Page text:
How women in South Africa start, run, and grow their businesses
Lately, I’m reminded of that point in my life where no amount of reasoning could have talked me out of what was becoming a mystical magnet drawing me to try a new thing. To get out from behind the safety net, and start something completely new. And mine.
I made a pact with myself to combine all that I knew, all that I was naturally talented in, all that interested me - and most of all, all that I had an unending curiosity for.
And then started.
I kept my job for a while afterwards. In fact you can still say I have another career that still has to run alongside this passion. There are many (many!) other things you need to think about when starting a business. It is important that you park the butterflies to ‘work the numbers' soon enough. But when it comes to dreaming up the thing You want to contribute to the world?
You just start.
I hope you enjoy this “Women in Small Business” report which Yoco has created to shed a small light on the process of starting, running and growing a business as a woman in South Africa.
Pela Pela Foods
Yoco Merchant #30 952
Most women started their first business before they turned 30. Some always dreamed of becoming an entrepreneur. Others came up with a brilliant idea and decided to run with it. A few started a side hustle that turned into a thriving business.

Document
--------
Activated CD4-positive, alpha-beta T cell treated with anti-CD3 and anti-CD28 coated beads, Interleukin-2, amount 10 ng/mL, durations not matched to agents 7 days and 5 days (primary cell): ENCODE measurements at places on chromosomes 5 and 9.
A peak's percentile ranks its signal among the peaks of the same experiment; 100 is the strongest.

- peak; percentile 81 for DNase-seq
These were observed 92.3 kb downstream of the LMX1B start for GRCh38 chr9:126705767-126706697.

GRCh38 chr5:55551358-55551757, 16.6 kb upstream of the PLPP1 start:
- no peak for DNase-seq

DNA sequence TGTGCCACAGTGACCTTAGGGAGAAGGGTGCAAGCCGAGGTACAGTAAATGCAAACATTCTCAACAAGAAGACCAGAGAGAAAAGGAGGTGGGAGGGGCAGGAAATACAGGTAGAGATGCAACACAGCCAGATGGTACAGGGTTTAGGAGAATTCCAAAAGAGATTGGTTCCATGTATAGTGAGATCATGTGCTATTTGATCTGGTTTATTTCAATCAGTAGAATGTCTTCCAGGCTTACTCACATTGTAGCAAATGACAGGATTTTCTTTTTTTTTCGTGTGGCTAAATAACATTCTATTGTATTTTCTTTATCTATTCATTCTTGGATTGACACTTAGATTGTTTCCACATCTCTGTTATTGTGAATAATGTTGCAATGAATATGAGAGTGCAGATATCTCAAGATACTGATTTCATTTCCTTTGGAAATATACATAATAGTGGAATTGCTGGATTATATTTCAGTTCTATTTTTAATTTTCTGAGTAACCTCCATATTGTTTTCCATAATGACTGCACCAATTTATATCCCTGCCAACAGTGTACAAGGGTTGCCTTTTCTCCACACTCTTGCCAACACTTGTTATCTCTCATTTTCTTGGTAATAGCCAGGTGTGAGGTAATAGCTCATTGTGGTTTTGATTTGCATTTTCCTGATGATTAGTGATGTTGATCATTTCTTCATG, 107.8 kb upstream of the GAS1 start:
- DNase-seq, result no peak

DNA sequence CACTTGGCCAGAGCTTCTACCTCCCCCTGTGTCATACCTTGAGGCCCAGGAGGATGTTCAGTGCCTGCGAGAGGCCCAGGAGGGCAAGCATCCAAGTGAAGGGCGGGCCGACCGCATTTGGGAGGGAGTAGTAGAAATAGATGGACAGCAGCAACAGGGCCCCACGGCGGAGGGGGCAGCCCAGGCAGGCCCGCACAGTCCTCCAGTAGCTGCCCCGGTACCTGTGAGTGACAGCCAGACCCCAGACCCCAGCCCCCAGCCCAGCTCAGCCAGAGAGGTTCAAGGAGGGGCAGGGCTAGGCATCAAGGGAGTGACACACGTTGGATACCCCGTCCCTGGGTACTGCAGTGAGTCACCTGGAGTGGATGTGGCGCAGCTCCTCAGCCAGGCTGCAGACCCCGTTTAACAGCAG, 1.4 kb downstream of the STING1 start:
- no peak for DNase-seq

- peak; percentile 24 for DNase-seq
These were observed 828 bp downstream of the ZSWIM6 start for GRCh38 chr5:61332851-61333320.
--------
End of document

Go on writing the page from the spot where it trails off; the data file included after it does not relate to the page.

No matter how they might have started, the majority said that starting their business was much more difficult than they expected it to be.
What kept you from jumping in immediately?
What motivates women to start?
Click here to learn more about women in business
One of Each
Yoco Merchant #620
iNkosi Eco Lodge
Yoco Merchant #415
What worries women most about running a business?
Challenges for women in business
When comparing the top challenges for women vs men, there aren’t many differences at all.
The top two challenges for both genders are the poor state of the economy and troubles with cash flow.
The third biggest challenge for women is a lack of access to finance, while men are more concerned about the political uncertainty in South Africa. Political uncertainty is only the 6th biggest challenge for women, with worries about growth of their customer base and competition with big business beating it.
Top Three Challenges
To learn more about the challenges for women in business, click here.
Access to finance for women in small business
Growing your business relies on funding. Sometimes the profit you make just can’t cover your growth plans. Whether you’re buying more stock, marketing your business or opening a new location, you need funding to grow.
The top three reasons why owners applied for funding:
Funding for the future
But where women set themselves apart is in the ‘why’. Why keep pushing when confronted with the many challenges that small business owners face? Whether it’s Gugu’s goal of making women feel as if they belong in their own skin, Mokgadi’s passion for natural honey or Tina’s Xhosa-inspired fashion, women tend to be more motivated by love and the desire to build businesses around their unique skills.
Gugu puts it best in the foreword: it’s insanity! But it’s the type of madness and passion that drives the economy forward and enables the country to thrive.
For that we salute them.